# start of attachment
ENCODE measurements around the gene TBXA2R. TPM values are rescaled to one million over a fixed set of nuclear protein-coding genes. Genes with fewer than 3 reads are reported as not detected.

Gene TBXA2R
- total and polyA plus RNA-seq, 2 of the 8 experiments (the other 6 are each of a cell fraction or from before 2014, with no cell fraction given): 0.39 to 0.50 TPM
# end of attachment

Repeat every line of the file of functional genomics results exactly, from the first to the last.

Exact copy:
ENCODE measurements around the gene TBXA2R. TPM values are rescaled to one million over a fixed set of nuclear protein-coding genes. Genes with fewer than 3 reads are reported as not detected.

Gene TBXA2R
- total and polyA plus RNA-seq, 2 of the 8 experiments (the other 6 are each of a cell fraction or from before 2014, with no cell fraction given): 0.39 to 0.50 TPM